Oregon winters are an interesting affair. Depending on what kind of weather you want, you can find it somewhere nearby. You certainly won’t find any 90 degree days with uninterrupted sunshine, but just about anything else is a day trip away from the Mid Willamette Valley. Florence and Bend are only a couple hours away from Eugene in either direction. For those in the valley, skiing and sledding are only a short drive away.
Sledding is a winter-time staple largely because it is pretty simple to do. It doesn’t require the amount of balance or skill that something like skiing does. As long as you can sit and hold on to your sled, you can have a good time.
Much like skiing and snowboarding, sledding does have some inherent risks with it. The potential for head injuries in these activities is fairly high. In a way, sledding is somewhat more dangerous because there’s less ability to steer yourself away from hazards. Among the biggest concerns with something like sledding is the possibility of a head/neck injury, especially concussions or spinal cord injuries. Preventing sledding injuries, especially of the head/neck is challenging, but there are steps you can take to help yourself out.
How to Prevent Sledding Injuries:
- Be aware of your surroundings – Know your route and if you need to steer around things like trees, rocks, etc. If it’s a busy ski slope, check beside and behind you for anyone else who might be coming down with you. This is more of a common sense thing, but it’s arguably the most important thing to have in mind!
- Strengthen the muscles in your neck – A strong neck is correlated with reduced risk in concussions in athletes (more information can be found here). The neck has a surprising number of muscles, so you might as well use them the way they’re supposed to be used. Try doing some chin tucks and head lifts (shown here). Start with 2-3 sets of 10 reps, holding each rep for 3 seconds. Once that gets easier, try longer duration holds, working up to 3-5 reps of 30 second holds.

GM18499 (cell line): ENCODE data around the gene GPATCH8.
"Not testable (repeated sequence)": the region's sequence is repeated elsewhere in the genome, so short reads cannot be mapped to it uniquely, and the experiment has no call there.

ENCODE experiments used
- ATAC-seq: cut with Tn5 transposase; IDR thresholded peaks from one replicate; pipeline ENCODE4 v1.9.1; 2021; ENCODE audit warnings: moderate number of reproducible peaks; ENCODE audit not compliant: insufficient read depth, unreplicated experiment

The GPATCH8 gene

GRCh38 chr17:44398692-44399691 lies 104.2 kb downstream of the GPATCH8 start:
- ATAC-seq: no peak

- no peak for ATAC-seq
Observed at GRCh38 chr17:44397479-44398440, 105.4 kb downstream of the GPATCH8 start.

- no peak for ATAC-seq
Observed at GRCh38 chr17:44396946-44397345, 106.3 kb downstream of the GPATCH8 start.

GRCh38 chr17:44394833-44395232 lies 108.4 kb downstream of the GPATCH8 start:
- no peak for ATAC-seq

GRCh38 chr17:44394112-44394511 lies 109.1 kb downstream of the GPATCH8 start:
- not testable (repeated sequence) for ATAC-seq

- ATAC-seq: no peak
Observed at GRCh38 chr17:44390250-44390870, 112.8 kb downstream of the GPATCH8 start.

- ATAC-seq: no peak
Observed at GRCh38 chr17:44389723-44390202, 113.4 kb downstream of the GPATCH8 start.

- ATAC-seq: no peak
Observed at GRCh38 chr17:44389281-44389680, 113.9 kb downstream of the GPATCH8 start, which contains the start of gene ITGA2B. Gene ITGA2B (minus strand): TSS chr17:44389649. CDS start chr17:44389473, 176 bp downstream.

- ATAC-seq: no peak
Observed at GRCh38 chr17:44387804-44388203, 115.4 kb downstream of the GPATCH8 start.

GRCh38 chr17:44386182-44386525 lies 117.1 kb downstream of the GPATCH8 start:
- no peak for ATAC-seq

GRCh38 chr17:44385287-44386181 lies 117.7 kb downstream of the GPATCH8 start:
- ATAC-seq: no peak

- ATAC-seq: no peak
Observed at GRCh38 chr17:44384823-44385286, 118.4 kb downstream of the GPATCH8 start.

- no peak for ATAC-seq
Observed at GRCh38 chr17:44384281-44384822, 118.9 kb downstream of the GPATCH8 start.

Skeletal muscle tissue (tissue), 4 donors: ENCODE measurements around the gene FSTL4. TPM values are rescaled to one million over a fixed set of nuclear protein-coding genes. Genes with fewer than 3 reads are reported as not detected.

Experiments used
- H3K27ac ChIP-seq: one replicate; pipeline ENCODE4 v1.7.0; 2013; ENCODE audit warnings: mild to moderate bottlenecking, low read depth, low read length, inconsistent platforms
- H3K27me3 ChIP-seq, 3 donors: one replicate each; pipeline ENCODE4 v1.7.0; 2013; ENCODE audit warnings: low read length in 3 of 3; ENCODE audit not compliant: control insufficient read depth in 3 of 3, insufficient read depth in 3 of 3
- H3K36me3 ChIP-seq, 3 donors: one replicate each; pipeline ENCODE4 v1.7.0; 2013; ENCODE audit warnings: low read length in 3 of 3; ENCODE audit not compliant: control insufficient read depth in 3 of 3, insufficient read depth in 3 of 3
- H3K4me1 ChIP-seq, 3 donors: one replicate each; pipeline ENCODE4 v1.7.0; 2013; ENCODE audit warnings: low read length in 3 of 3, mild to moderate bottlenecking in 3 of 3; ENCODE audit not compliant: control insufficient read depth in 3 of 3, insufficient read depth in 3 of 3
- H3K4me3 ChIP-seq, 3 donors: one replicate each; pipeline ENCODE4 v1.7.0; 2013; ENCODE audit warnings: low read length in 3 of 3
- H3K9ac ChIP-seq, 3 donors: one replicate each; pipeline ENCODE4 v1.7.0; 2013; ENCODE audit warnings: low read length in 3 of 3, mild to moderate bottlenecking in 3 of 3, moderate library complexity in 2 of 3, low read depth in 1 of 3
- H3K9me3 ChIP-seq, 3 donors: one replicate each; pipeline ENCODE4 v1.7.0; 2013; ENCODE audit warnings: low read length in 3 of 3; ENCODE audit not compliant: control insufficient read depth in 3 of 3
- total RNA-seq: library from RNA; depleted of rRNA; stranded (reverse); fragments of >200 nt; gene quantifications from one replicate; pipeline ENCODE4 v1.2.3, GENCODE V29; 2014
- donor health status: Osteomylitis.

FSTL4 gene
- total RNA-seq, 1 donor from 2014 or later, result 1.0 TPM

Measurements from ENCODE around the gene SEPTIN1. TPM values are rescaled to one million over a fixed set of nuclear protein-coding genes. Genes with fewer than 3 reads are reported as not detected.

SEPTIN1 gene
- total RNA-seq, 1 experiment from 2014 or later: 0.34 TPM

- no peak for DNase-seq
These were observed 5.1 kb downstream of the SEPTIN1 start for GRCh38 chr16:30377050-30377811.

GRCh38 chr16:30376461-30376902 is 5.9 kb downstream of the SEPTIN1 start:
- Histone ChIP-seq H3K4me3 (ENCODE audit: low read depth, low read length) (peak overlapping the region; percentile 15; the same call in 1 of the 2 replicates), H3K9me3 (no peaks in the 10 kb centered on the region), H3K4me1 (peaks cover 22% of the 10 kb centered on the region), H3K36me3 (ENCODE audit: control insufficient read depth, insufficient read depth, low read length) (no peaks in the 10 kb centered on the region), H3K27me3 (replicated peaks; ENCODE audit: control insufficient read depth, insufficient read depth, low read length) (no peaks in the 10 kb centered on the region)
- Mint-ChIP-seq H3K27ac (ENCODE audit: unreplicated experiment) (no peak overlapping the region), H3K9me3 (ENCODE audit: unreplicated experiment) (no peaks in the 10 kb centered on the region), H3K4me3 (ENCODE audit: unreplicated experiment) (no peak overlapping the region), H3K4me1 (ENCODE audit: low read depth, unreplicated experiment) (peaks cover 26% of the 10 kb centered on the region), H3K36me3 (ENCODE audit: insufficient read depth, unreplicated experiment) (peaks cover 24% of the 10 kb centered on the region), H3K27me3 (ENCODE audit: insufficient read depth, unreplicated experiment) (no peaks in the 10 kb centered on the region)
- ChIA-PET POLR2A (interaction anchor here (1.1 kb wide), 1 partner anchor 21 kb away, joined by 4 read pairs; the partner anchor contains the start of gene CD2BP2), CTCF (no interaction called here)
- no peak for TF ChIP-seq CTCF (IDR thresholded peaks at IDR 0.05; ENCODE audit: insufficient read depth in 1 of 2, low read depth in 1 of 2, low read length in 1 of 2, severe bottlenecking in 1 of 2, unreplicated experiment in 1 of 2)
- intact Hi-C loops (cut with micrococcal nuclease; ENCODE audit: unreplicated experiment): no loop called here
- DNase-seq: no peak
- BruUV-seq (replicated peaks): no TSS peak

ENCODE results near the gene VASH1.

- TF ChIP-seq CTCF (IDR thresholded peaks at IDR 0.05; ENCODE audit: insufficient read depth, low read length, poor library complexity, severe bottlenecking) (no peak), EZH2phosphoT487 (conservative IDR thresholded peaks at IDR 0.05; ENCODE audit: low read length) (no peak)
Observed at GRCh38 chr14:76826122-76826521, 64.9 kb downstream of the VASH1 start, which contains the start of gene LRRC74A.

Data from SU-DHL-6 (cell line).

- Learn to roll – Make sure that you know how to roll! While collisions are likely to happen suddenly, rolling out of them can make them a lot safer. In general, it is better if you can roll sideways (think rolling from one shoulder to the other) as opposed to head to toe. The other key point is to protect your head. If you’re rolling shoulder to shoulder, have your arms straight up towards your head and they’ll keep your head away from the ground. If rolling head to toe you’ll need to wrap your arms around your head.
Sledding is a simple, fun winter activity but it does have a high potential for injury. Sledding injuries is a quick way to end your fun day of sledding. Make sure you have a plan before you start flying down the slopes.
***The above information, including text, images, and all other materials, is provided for educational purposes only, and not as a replacement or supplement to professional medical advice. Please contact a certified healthcare professional or your primary physician for any personal concerns.